7. I personally know people who work for Caldwell County, and the Lockhart School District who live in San Marcos, it cuts both ways.

  8. Yep. And it’s not just our government employees. Many people who work at the University – both professors and administration – live in Austin or Wimberley too.

    Personally, I’ve always felt it’s best to live where you work for a number of reasons….it’s simple logistics. You can go home for lunch, your kids are in school in the town where you work so picking them up in an emergency or going to a school function doesn’t take an act of congress, and so on.

  9. I currently live & work in SM and have done so for the past year. Quite frankly, I’m looking forward to leaving. Unless you’re a college student with an overwhelming penchant for alcohol, there’s damn little else to do. However, for the time being, I have come to terms with living in a zero culture, hillbilly hell! I shall digress, my neighborhood looks like a used car lot with vehicles parked around large piles of debris, no doubt left behind by the droves of college students who have left SM for the summer. All the front yards look like “demilitarized zones”. I truly believe most the homes in SM are NOT owner occupied, because this theme seems to repeat itself in MANY neighborhoods. I’m guessing as long as the rent gets paid, they (the owners) don’t give a shit what the place looks like. Also, everywhere you look there is construction, for yet more student housing. Fast food reigns supreme, driving in town is a nightmare, and the Outlet Mall, well; it’s just tacky. As far as local politics are concerned…… the phrase it ain’t what ya know, it’s who blow comes to mind, aka Good ol’ Boys Network, which is typical of Texas politics. I’ve kept quiet for the past year, but I just couldn’t keep myself from responding to questions about residing here.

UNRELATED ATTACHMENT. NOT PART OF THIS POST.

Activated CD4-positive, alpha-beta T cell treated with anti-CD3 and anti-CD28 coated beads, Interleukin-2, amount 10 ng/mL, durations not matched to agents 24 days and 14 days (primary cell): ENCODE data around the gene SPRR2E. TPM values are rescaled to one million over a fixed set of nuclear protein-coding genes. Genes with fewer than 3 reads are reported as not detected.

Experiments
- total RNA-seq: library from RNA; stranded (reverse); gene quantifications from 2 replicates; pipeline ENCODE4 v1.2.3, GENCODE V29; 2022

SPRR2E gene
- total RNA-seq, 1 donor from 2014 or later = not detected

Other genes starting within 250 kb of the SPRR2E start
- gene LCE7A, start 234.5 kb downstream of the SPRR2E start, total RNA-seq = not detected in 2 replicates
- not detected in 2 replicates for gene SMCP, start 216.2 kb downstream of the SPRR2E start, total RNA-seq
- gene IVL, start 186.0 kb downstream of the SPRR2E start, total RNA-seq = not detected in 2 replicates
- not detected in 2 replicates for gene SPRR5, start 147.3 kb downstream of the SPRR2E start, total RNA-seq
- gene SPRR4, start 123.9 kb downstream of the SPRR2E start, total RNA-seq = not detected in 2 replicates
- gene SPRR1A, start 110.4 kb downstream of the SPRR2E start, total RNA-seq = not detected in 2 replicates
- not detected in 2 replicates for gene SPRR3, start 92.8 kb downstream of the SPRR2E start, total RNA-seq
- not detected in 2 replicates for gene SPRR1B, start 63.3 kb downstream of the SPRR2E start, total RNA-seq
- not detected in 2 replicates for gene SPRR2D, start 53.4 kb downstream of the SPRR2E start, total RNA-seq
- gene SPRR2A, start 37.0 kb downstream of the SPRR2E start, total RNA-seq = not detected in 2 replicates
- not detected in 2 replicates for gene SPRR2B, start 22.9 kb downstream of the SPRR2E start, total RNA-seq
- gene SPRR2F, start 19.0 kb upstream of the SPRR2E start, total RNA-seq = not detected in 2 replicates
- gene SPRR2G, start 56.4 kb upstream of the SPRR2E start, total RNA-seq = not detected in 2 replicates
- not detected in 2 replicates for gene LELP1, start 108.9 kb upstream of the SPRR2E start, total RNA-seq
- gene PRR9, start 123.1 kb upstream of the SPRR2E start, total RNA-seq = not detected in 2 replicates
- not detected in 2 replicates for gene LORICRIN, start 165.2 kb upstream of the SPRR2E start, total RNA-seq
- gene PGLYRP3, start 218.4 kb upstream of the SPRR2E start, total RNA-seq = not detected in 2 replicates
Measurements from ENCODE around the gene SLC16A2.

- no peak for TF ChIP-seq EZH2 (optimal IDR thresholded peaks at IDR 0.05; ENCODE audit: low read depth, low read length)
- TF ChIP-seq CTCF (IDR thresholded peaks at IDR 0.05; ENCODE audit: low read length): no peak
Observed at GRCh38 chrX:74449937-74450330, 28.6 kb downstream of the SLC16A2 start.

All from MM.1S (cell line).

10. I’ve lived her since 1995, best town on this planet.
    Got a clean river to swim and fish. Got great places to eat dinner at Salt Grass, Logans, Palmers, Johnny Carinos,
    movies, games lots of parks. 2 HEBs and a Walmart.

    Wow, Olenna has been here a whole year and managed not to talk noise about us till now. Well good for you. Now don’t let the door hit you on your way to Zorn or some other crap hole that doesn’t have those annoying things like people in it.